By Patricia Tobin
(500 words, 5-minute read)
A dark traditional Japanese Buddhist altar, or butsudan, stands tall onstage. Engraved gold hinges line the thick borders and towering, half-folded black doors, akin to an oriental treasure chest. Upon the tolling of a bell, two old women slowly push open the butsudan doors, inviting us into the world of Ninagawa Macbeth.
Lightning strikes and three witches appear in full, kabuki-style, white-powdered makeup. The flashing light enhances the chilling, weird synchronicity of the witches’ dance. The result is breathtaking; Ninagawa Macbeth is an other-worldly beauty. The stage runs deep as small flights of stairs descend to the front. The depth of the stage allows for stunning set designs: from towering statues to striking shrines, decadent castles to stately imperial courts. The characters, too, are a part of this visual marvel. As Lady Macbeth (Yūko Tanaka) schemes, her lush pastel silk robe cascades beautifully down the stairs. Or, against the backdrop of a full red moon, a katana-wielding Macbeth (Masachika Ichimura) grimly fights off his assailants at the mouth of a giant torii gate. The highly stylised fight choreography is mesmerising: every movement is deliberate, graceful, brutal.
Ninagawa Macbeth takes place in feudal Japan and surprisingly, Shakespeare’s Macbeth fits remarkably well here. Rival kings are now powerful warlords, noble knights are dedicated samurais, hired assassins are skilled ninjas, and ghastly ghouls are red-faced, angry spirits. Most strikingly, the leap into 16th century Japan comes with a particular set of social rituals and etiquette. This rigidity results in an exceptionally composed staging, as seen in the samurai’s upright seated position in court and the servants’ reverent bows. Within this world of highly measured movements, Macbeth’s brash actions seem radically out of place. Driven by blind ambition, his bold blunders into murder and violence are in complete opposition to the disciplined samurai. The meticulous allure of Ninagawa Macbeth comes with a protagonist spiralling out of control, and it is nothing short of a spectacle. Ninagawa presents us with the ballet of the bull in a china shop, where every shattered fragment glides like cherry blossom petals.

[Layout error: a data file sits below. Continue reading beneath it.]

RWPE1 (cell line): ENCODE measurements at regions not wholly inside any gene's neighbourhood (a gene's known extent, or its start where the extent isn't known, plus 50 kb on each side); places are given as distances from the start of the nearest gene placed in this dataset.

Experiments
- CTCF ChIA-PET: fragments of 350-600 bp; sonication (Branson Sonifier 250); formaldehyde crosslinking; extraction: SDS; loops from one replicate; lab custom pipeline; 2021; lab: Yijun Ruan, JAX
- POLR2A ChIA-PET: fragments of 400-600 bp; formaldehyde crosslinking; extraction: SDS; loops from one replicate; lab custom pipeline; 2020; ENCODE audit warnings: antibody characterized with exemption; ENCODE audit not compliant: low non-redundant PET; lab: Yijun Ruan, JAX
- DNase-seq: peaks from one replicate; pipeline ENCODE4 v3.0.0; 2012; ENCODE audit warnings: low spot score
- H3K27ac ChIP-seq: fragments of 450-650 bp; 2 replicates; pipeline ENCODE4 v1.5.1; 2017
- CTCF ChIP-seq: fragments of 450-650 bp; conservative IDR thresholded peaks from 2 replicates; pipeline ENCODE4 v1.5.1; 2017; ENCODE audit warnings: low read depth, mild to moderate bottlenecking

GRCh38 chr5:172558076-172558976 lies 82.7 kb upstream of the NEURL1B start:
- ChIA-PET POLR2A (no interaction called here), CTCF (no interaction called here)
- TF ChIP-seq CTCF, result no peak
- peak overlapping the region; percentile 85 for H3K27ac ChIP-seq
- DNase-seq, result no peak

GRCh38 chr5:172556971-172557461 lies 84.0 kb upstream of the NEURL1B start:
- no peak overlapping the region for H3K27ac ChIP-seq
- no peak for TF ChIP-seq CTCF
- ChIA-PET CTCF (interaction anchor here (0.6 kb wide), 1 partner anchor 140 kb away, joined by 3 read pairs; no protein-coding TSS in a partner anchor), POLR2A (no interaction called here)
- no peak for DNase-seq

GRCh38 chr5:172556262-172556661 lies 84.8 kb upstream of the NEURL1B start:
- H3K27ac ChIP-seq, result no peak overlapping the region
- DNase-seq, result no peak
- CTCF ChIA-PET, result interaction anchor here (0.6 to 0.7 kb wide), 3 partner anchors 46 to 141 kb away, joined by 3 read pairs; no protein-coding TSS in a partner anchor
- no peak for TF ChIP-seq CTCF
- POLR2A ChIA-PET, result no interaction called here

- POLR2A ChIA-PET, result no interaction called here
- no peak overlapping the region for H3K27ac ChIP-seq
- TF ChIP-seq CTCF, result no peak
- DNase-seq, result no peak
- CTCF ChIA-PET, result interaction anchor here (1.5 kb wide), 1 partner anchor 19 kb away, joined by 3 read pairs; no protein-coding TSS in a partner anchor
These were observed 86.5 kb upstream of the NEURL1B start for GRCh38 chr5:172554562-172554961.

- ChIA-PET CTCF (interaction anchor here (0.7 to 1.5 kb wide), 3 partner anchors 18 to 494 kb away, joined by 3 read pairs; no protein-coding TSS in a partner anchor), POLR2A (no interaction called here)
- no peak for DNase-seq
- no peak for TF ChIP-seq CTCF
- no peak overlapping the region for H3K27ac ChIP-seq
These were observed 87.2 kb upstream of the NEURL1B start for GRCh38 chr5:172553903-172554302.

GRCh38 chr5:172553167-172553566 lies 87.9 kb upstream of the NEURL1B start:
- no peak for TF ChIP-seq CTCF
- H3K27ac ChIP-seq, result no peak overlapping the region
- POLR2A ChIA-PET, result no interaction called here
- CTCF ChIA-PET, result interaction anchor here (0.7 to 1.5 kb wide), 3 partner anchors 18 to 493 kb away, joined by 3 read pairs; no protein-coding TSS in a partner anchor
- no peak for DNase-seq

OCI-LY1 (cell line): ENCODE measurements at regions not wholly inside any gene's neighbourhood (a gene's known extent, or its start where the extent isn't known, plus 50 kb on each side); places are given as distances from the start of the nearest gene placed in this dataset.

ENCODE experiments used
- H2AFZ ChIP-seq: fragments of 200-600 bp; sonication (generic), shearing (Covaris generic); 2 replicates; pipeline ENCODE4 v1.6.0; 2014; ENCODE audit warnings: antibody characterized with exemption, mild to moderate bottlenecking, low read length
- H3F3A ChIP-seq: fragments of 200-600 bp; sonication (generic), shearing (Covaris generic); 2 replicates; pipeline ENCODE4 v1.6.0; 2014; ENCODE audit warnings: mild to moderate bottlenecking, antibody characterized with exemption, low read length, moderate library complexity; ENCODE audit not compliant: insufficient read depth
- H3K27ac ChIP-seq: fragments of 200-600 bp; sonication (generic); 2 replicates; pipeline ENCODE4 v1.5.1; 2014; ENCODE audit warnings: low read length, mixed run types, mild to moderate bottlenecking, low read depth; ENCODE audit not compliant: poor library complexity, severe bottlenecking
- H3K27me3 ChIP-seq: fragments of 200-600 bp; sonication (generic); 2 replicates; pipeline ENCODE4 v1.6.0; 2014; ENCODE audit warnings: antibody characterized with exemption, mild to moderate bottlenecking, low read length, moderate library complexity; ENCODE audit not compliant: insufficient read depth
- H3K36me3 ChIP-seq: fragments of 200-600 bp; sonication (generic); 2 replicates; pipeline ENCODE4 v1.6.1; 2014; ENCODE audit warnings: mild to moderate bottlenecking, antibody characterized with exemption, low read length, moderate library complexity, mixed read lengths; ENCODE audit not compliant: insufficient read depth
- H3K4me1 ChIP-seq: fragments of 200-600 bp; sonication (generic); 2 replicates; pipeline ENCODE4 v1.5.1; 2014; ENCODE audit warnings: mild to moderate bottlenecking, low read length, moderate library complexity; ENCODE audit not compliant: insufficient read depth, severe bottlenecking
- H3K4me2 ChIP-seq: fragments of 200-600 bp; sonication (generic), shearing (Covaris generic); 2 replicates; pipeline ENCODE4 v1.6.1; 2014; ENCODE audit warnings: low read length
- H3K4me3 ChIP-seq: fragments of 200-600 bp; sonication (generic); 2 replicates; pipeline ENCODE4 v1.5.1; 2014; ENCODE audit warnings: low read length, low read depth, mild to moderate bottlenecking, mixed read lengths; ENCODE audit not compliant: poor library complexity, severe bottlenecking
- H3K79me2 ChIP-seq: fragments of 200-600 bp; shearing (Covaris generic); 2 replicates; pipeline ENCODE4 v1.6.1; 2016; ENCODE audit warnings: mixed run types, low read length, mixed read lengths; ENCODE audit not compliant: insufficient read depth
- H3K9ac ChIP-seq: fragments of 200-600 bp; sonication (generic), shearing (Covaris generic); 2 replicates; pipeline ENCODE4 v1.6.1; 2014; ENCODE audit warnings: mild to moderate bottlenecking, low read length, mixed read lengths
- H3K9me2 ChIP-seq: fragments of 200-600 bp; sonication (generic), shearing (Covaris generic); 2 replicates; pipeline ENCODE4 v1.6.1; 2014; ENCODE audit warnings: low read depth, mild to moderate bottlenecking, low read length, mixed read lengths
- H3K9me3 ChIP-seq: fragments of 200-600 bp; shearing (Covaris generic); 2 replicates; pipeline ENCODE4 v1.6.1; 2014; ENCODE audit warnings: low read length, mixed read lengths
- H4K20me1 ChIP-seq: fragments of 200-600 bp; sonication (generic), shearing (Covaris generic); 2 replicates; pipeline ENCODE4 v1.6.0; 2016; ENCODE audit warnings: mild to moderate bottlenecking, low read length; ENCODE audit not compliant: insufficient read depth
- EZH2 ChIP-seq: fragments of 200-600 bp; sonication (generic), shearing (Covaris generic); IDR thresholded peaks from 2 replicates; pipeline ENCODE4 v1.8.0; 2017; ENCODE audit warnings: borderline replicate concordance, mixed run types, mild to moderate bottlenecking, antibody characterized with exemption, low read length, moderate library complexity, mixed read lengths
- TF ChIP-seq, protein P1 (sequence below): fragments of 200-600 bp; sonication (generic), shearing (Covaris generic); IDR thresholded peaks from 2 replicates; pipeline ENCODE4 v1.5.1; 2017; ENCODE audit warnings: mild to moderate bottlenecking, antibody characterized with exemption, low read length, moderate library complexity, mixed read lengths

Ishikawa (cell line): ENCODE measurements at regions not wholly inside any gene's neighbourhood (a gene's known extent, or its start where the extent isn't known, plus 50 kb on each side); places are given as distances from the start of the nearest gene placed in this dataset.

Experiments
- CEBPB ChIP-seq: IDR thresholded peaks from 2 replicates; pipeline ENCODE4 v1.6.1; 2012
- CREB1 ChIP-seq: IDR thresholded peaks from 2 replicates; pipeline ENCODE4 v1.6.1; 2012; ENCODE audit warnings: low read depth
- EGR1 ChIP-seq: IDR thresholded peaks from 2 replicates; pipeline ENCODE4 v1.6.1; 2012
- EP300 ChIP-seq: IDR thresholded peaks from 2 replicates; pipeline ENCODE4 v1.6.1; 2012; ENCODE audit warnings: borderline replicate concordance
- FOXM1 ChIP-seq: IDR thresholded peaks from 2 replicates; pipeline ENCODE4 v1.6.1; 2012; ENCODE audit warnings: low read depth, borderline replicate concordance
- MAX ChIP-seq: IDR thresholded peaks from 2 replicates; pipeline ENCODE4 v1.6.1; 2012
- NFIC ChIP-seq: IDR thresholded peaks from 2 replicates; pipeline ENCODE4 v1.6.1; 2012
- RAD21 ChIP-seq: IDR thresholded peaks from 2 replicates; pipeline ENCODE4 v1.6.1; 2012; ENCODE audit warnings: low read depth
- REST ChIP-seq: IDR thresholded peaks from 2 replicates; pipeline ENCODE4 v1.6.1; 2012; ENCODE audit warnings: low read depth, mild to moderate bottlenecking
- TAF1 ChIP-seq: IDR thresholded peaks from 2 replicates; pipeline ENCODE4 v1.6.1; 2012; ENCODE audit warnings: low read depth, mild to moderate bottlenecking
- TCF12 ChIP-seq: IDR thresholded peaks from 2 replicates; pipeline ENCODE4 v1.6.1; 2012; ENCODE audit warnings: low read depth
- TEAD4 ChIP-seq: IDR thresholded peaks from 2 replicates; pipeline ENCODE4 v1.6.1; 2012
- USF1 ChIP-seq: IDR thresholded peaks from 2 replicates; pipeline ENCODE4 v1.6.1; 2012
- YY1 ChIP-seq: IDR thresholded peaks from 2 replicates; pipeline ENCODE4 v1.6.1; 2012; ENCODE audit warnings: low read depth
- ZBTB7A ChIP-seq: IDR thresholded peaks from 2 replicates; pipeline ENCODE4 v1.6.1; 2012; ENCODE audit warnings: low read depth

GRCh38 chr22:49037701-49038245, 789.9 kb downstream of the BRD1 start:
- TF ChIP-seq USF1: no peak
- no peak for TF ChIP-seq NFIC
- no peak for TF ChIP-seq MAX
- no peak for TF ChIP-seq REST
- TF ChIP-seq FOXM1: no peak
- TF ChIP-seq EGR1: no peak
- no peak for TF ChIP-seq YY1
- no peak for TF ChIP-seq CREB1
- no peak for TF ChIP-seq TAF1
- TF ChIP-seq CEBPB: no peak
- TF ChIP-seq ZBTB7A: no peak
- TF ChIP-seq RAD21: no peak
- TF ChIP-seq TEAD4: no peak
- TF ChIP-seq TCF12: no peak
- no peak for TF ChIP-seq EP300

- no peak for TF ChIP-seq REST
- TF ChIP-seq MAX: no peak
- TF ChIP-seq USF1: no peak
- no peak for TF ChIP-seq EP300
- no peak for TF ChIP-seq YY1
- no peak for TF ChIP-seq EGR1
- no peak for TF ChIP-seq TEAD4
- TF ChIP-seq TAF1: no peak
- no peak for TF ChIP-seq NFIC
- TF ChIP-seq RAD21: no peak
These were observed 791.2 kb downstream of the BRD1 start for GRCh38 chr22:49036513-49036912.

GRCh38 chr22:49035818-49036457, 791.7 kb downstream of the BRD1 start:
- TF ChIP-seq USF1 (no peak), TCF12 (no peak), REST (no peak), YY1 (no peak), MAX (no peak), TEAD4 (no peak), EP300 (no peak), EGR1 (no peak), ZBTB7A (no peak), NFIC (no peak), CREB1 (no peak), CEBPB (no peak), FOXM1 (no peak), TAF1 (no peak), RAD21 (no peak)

The impeccable artistry of Ninagawa Macbeth is at times almost distracting. Shakespeare underlines the drama, but here, Ninagawa focuses on the visuals. The aesthetics are lavish and astounding, but there is a certain emotional disconnect from the unfolding drama. The characters are über-marionettes that implement Ninagawa’s bold vision of beauty, rather than focal points of a tragedy. In Lady Macbeth’s sleepwalking scene, delicate amber light falls on her solitary figure in a near dark stage. The strong tonal contrast is like a Renaissance painting, and the dramatic elements in her soliloquy are overshadowed by the magnetic allure of this visually enthralling image. While Ninagawa borrows the text of Macbeth, the intricacies of Shakespearean poetry come second place to Ninagawa’s stylistic achievements. This Macbeth is a captivating kaleidoscope; the ornate butsudan a gateway to our ancestors’ past, through which the late Ninagawa leads us in search of treasured stories.
The Singapore premiere of Ninagawa Macbeth ran from 23 to 25 November 2017 at Esplanade Theatre. This review is based on the performance on 23 November 2017 at 7.30pm.
Patricia Tobin is an arts writer from Singapore. She tweets at @havesomepatty.
This review is part of the Performance Criticism Mentorship Programme initiated by National Arts Council and organised by ArtsEquator. It is a six-month programme during which theatre critic and mentor Matthew Lyon guides mentees Isaac Lim and Patricia Tobin in reviewing one performance a month from July to December 2017.